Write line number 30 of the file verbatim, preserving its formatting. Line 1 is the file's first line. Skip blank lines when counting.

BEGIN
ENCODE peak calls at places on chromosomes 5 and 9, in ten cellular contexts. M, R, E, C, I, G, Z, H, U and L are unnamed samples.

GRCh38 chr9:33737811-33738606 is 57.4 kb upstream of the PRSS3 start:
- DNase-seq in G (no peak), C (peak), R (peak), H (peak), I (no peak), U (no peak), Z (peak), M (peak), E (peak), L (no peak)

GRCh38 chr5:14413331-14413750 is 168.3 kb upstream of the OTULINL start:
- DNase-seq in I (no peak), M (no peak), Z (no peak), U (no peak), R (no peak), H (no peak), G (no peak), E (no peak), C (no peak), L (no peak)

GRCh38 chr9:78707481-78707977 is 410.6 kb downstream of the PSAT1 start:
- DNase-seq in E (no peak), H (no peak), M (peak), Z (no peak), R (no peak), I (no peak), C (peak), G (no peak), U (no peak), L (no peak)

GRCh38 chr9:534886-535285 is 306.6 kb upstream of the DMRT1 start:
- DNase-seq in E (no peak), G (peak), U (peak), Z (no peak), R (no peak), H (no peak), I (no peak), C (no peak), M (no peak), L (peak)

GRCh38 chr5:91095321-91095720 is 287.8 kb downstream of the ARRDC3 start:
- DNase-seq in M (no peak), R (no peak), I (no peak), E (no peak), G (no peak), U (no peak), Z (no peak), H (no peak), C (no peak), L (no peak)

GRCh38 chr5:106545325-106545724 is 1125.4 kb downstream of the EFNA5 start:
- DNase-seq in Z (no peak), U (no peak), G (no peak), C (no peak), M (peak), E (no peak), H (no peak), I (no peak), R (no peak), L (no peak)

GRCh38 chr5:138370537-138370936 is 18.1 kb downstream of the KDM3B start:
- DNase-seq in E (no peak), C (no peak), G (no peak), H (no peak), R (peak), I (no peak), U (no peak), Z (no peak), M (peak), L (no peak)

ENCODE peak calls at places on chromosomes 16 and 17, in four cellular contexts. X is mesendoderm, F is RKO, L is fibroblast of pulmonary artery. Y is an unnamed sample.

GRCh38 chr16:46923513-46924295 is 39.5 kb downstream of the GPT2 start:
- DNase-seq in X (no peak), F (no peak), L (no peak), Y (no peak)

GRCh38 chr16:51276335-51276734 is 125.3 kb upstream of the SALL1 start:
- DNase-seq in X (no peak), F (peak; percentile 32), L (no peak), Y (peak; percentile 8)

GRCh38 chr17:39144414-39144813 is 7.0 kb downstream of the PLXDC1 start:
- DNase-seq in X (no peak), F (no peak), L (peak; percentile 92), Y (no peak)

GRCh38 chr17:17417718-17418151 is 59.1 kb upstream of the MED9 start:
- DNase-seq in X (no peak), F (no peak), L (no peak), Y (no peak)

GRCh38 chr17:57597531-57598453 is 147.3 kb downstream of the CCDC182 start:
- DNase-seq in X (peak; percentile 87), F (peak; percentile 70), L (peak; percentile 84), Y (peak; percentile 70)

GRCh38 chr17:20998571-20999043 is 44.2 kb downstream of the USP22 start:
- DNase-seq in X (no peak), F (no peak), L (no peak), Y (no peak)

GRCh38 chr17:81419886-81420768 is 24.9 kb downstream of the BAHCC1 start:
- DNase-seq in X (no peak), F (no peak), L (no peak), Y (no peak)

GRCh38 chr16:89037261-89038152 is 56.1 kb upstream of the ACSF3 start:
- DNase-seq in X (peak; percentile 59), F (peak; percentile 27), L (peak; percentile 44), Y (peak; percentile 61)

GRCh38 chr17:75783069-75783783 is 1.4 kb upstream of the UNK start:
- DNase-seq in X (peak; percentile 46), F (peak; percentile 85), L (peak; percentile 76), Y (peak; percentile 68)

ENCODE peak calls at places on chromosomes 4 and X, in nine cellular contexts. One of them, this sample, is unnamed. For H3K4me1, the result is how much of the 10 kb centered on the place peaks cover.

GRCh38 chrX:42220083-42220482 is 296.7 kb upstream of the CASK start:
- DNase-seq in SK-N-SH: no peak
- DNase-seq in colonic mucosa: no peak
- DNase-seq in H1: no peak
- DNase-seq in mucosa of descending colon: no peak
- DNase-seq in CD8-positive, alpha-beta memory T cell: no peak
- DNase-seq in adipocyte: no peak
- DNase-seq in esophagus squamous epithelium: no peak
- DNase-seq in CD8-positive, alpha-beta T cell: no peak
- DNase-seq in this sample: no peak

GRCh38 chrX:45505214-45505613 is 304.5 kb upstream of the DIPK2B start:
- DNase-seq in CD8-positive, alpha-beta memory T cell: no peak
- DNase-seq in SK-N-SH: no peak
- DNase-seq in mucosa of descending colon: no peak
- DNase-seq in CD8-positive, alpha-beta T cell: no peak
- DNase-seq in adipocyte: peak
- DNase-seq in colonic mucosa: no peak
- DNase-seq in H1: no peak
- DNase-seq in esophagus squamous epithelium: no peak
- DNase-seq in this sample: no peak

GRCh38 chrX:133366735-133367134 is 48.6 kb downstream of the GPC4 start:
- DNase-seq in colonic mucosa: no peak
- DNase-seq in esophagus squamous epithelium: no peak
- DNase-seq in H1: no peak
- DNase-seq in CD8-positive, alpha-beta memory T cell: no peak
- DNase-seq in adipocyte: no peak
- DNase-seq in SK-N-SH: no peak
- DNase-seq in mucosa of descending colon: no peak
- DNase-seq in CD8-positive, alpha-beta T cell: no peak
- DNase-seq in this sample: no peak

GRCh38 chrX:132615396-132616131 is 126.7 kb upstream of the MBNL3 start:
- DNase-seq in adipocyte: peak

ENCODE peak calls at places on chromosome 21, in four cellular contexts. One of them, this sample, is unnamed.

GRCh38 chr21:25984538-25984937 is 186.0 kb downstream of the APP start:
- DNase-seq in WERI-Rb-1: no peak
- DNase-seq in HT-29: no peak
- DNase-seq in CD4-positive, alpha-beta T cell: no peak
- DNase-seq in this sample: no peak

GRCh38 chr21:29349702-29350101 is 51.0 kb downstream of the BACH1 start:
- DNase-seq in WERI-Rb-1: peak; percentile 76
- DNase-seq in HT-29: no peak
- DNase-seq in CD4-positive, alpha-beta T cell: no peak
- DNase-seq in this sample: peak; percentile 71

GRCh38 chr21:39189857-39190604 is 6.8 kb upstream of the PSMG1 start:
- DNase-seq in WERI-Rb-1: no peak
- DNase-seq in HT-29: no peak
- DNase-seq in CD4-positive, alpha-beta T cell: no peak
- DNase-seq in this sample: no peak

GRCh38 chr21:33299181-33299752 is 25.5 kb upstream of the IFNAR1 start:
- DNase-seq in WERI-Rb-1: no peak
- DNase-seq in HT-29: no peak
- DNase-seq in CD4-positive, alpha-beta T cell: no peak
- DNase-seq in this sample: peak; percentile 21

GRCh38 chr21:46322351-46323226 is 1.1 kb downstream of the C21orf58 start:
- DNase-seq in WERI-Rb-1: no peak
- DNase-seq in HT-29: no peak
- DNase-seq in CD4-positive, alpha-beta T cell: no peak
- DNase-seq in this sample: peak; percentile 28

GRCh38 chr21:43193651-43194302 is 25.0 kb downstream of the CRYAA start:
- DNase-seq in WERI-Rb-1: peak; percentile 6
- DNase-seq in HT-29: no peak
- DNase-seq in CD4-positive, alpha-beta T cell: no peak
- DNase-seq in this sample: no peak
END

- DNase-seq in X (no peak), F (no peak), L (no peak), Y (no peak)